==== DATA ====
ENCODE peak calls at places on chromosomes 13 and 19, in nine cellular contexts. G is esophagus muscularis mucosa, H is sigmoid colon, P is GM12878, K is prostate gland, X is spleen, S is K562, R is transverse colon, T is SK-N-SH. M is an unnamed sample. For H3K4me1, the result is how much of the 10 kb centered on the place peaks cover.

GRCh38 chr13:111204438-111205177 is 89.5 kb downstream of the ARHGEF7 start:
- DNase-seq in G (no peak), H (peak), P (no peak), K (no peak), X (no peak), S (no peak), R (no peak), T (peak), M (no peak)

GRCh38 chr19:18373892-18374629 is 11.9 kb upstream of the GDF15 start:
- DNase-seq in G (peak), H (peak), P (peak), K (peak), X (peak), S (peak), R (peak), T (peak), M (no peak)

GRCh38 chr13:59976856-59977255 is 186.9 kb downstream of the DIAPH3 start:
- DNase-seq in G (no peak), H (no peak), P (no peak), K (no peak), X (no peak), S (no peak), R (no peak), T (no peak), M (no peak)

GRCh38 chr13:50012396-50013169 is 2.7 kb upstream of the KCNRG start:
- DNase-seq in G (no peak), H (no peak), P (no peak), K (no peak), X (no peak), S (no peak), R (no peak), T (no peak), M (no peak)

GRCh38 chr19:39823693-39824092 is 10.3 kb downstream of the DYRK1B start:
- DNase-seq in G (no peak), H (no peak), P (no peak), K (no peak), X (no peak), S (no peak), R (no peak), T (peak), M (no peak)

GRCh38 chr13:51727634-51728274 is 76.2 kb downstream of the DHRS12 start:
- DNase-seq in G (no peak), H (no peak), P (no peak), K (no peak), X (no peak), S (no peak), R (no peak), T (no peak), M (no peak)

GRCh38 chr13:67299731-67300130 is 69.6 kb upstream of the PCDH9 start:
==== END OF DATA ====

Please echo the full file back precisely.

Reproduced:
ENCODE peak calls at places on chromosomes 13 and 19, in nine cellular contexts. G is esophagus muscularis mucosa, H is sigmoid colon, P is GM12878, K is prostate gland, X is spleen, S is K562, R is transverse colon, T is SK-N-SH. M is an unnamed sample. For H3K4me1, the result is how much of the 10 kb centered on the place peaks cover.

GRCh38 chr13:111204438-111205177 is 89.5 kb downstream of the ARHGEF7 start:
- DNase-seq in G (no peak), H (peak), P (no peak), K (no peak), X (no peak), S (no peak), R (no peak), T (peak), M (no peak)

GRCh38 chr19:18373892-18374629 is 11.9 kb upstream of the GDF15 start:
- DNase-seq in G (peak), H (peak), P (peak), K (peak), X (peak), S (peak), R (peak), T (peak), M (no peak)

GRCh38 chr13:59976856-59977255 is 186.9 kb downstream of the DIAPH3 start:
- DNase-seq in G (no peak), H (no peak), P (no peak), K (no peak), X (no peak), S (no peak), R (no peak), T (no peak), M (no peak)

GRCh38 chr13:50012396-50013169 is 2.7 kb upstream of the KCNRG start:
- DNase-seq in G (no peak), H (no peak), P (no peak), K (no peak), X (no peak), S (no peak), R (no peak), T (no peak), M (no peak)

GRCh38 chr19:39823693-39824092 is 10.3 kb downstream of the DYRK1B start:
- DNase-seq in G (no peak), H (no peak), P (no peak), K (no peak), X (no peak), S (no peak), R (no peak), T (peak), M (no peak)

GRCh38 chr13:51727634-51728274 is 76.2 kb downstream of the DHRS12 start:
- DNase-seq in G (no peak), H (no peak), P (no peak), K (no peak), X (no peak), S (no peak), R (no peak), T (no peak), M (no peak)

GRCh38 chr13:67299731-67300130 is 69.6 kb upstream of the PCDH9 start: